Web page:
To sleep a crowd in a small trailer, check out the MPG 2200BH, with a fold-down queen-size murphy bed, and spacious double bunks. The Stryker ST2816 offers a master bedroom, a power queen bed in the garage, and a convertible couch and dinette to sleep up to eight people.
WHAT THEY’RE GOOD FOR
Convertible sleeping setups are great for people who want flexibility. You could travel solo or as a twosome and have plush, theater seating, a comfortable couch with USB ports, and a roomy dinette for romantic dinners for two. And then, when you decide to travel with guests, all those things can double as comfortable sleeping arrangements in a pinch.
Convertible beds may also be more accessible than bunks for older folks, anyone with mobility issues, or very small children who might roll out of bed. They’re also vastly easier to get out of for anyone who frequently has to use the bathroom at night, which puts them at an advantage for anyone with bladder issues or for kids with variable nighttime habits.
Unlike bunk beds, you’ll need to set up and break down convertible beds each day to make the most of your space. A dinette that transforms into a bed is awesome – until you need that surface back in a hurry, and you have to use a bit of elbow grease to get everything arranged again.
Convertible spaces typically offer less privacy than bunk beds, too, with guests sleeping in the middle of open areas. If you’re traveling with light sleepers or heavy snorers, you might want to have some earplugs on hand to pass out, just in case. And as mentioned in the section on bunk beds, if you’re in the middle of a heatwave and guests feel the need to strip down in order to cool off, having beds in the middle of open, mixed-use areas can prevent people from getting comfortable.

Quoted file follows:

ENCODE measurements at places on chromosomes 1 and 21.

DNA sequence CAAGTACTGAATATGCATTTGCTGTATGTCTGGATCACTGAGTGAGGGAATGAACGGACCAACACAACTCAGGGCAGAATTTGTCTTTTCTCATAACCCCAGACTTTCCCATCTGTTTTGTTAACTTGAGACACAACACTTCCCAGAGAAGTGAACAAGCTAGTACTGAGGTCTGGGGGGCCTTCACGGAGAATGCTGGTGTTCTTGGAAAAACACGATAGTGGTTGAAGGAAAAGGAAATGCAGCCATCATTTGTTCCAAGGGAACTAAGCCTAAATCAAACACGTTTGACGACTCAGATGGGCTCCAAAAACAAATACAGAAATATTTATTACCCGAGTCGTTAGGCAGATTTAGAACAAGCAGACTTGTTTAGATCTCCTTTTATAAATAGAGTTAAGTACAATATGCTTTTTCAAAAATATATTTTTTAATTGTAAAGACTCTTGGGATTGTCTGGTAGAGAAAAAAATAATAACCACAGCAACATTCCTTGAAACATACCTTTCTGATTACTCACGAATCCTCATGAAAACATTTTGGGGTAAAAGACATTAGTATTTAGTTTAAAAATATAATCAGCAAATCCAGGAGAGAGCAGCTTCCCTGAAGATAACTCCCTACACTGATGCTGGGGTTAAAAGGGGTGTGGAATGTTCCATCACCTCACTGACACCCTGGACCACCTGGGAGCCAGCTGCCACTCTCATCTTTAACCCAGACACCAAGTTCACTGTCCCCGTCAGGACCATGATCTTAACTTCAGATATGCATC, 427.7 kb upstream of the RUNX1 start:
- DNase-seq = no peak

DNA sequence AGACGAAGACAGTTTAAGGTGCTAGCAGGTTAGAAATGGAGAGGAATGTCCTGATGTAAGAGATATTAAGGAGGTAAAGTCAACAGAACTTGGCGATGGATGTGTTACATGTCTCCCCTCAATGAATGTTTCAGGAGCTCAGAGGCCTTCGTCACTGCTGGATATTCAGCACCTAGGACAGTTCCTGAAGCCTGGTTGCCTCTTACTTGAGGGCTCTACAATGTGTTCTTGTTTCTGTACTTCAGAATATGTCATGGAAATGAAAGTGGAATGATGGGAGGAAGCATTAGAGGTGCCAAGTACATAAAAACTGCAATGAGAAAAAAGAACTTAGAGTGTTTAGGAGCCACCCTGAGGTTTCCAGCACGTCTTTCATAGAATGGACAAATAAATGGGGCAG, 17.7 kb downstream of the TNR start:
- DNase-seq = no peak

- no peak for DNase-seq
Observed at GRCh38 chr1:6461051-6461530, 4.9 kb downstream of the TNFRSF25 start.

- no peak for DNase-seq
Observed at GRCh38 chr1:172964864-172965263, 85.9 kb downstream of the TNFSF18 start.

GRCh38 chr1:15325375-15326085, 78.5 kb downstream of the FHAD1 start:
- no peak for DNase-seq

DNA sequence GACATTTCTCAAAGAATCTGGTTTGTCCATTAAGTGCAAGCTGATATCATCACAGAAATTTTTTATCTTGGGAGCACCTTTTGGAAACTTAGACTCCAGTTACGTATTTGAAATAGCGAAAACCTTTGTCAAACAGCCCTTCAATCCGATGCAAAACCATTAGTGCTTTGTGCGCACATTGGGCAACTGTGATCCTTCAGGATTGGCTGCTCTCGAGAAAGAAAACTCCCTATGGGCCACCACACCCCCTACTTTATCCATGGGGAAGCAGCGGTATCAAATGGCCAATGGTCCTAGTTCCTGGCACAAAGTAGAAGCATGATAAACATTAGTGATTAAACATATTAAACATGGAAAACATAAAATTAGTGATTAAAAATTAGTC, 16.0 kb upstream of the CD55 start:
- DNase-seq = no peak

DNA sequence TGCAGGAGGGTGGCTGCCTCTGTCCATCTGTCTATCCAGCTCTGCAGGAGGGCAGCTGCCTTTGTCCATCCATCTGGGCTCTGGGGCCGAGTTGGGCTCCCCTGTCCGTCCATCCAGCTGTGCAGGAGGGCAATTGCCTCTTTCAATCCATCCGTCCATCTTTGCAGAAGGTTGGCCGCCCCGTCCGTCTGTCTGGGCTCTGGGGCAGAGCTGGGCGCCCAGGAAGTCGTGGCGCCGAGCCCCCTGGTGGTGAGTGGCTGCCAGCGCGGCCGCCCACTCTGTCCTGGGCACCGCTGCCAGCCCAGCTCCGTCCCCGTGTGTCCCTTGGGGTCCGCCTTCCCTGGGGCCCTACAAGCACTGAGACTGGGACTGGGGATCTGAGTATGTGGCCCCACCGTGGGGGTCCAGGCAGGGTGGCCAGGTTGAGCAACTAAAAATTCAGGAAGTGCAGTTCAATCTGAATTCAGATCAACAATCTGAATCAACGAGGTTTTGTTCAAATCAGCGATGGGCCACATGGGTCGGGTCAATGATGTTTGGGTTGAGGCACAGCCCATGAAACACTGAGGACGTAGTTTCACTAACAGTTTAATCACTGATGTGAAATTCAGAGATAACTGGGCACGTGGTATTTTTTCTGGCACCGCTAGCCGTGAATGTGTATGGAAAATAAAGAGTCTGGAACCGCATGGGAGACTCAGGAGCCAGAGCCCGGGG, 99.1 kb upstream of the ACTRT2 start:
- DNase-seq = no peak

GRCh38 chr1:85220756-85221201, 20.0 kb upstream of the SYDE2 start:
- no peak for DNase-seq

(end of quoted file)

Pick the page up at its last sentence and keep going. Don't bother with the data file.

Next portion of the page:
MAXIMIZING CONVERTIBLE SLEEP SPACES
Because sound carries in an open room, think about which guests should sleep where. If you know that someone might get up much earlier than everyone else, put them by the door so they can step outside without moving around too much. If you have kids that get up to pee several times a night, position them closer to the bathroom. Taller and larger people may not be comfortable on a convertible loveseat or dinette mattress – they could find their feet hanging off the end or feel constrained by smaller spaces. If you have someone with a chronic cough or a loud snoring problem, consider giving them the master bedroom or space behind closed doors.
With the sheer variety of RV floor plans on the market, no matter who you are and who you intend to travel with, there are options that can make your experience much more enjoyable. Which setup do you prefer when it comes to comfortably housing guests – bunk beds, bunkhouses or convertible spaces? How do you make the most of those spaces to keep everyone happy?